Raphaël Confiant: Madame St-Clair, Reine de Harlem (2015)

Raphaël Confiant: Madame St-Clair, Reine de Harlem (2015)

Raphaël Confiant, from Martinique, explores his island's history. His Madame St-Clair: Reine de Harlem is a novelised biography of Queenie (1886–1969), or Stéphanie St-Clair (born Stéphanie Sainte-Claire in Martinique), who emigrated to the USA and became a notorious gangster who ran a numbers game, an illegal lottery within Harlem. She also becomes the friend, for instance, of the eminent W.E.B. Du Bois and the poet Countee Cullen, a homosexual who was very briefly Du Bois's daughter Yolande's husband.

Confiant's novel has many laugh-out-loud events, is full of apparent admiration for Stéphanie St-Clair for her spunk, her almost androgynous nature, her fierce feminism, but doesn't shrink from the violent streak that was certainly in her, the brutal determination not to allow anyone to stand in her way.

Before all that though, Stéphanie Sainte-Claire came from a very modest background in Martinique, where she first found work in the relatively wealthy Verneuil household and accepted being raped at night by the adolescent Eugene, the family's son: her only fears were getting pregnant and losing her job. She loses her job over a trifling matter anyway, and with the death of her mother leaves initially for France. But in Marseilles, after only about seven months in the mother country, she sets sail (third class) for New York, where she becomes 'St-Clair' on Ellis Island.

After starting life in New York with an Irish family poorer than her (she at first finds it hard to believe there are poor whites) Stéphanie associates with the infamous Forty Thieves, although she ends up completely severing O'Reilly's penis and testicles, and on blinding Duke in one eye has to escape from New York for a time before she is forced to join many others as mere statistics pulled out of East River by the cops. She gets the wrong bus out, which is held up by the Ku Klux Klan and she's repeatedly raped by the monsters. But, almost by miracle, she escapes relatively intact and is helped by the National Association for the Advancement of Colored People. Several months later, when she returns to New York, Duke has been killed and with relief she sets up home in Harlem.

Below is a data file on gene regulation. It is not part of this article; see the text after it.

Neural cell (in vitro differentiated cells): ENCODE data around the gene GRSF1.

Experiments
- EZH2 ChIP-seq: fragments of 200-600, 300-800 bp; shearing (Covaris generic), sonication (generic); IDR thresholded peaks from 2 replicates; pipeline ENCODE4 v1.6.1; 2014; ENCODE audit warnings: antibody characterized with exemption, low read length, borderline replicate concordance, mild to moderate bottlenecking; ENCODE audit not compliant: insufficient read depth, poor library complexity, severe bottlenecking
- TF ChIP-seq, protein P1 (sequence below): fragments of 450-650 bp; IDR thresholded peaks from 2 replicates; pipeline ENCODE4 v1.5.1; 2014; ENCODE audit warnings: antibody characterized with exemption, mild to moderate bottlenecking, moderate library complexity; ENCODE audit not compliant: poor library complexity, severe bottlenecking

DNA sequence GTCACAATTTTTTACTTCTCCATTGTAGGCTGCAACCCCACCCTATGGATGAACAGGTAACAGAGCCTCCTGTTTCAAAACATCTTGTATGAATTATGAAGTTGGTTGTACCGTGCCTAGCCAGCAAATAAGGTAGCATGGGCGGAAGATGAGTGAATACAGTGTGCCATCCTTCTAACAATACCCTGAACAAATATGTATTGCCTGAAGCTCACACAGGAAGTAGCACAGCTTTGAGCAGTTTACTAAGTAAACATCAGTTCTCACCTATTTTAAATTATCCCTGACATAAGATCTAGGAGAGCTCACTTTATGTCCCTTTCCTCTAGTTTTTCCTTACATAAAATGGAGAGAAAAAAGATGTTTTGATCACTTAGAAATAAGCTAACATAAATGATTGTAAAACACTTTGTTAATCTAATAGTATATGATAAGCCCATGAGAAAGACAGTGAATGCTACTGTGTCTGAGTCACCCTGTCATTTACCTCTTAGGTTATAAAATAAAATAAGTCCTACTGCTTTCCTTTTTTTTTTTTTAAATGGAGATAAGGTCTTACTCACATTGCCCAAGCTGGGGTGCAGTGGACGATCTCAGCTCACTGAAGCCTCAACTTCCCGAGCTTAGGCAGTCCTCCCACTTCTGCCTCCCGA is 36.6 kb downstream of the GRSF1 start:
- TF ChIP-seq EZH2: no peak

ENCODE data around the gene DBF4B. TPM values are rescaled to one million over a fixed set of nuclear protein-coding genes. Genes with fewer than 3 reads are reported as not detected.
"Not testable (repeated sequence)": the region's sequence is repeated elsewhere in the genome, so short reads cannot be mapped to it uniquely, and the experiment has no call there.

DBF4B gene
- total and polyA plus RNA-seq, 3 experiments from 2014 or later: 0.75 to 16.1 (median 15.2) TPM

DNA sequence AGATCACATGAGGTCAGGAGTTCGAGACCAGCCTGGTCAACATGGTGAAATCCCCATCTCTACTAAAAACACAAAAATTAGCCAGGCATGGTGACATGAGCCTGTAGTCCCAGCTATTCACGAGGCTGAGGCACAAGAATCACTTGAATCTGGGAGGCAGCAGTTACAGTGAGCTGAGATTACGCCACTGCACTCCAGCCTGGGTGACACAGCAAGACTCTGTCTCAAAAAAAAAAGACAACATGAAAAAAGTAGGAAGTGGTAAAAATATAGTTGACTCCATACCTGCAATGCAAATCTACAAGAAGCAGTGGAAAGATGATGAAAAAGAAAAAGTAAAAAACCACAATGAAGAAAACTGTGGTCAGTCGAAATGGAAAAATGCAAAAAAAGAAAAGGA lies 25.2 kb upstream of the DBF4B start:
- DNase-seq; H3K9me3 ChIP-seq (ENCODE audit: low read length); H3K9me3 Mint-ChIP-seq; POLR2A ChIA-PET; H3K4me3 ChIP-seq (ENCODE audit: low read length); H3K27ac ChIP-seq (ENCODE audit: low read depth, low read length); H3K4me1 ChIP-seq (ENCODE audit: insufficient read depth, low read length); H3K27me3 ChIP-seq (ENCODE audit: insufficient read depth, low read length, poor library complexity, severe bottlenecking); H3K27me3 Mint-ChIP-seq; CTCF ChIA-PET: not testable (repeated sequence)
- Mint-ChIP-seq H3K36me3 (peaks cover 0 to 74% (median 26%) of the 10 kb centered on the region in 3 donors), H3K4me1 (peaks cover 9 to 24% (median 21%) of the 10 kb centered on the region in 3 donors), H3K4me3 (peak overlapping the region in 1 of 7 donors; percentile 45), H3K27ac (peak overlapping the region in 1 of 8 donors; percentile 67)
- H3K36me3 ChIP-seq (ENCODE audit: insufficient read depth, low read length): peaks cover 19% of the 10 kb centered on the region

It's quite by chance that Stéphanie discovers that the 'medicine' Jamaica Ginger contains virtually all alcohol, which at a time of Prohibition is really good news: alcohol is in theory banned, but much good stuff is smuggled through Canada, the prairies of the Mid-West provide wholesome material, although the rot-gut chemically adulterated liquor produced in New York can send a person blind. So too it turns out can Jamaica Ginger, but it provides Stéphanie St-Clair and her companion Lewis with a decent living until she decides to opt out and go for the gambling, although Lewis fights with her and she accidentally breaks his neck and runs out on a manslaughter the cops put down to a burglar.

And so Stéphanie St-Clair thrives and makes pots of money out of illegal gambling, living the life of a black aristocrat on Edgecombe Avenue, Sugar Hill, where the cops generally leave her alone. OK, she pays some of them well to be left alone to her business, and continues to do so until – Prohibition ended – other shady characters such as Dutch Schultz and Lucky Luciano begin to muscle in on her territory and she is forced to compromise by taking a big cut in profits.

The other stories of Stéphanie St-Clair ratting on bent cops, telling her tales in a column in a highly reputed Harlem paper, etc, are gems. But the one about her falling in love with a religious guy and shooting him for screwing a younger girl (although certainly based on fact) somehow falls flat, as though added without consideration for the main story. Which is a shame, as this is a hell of a read.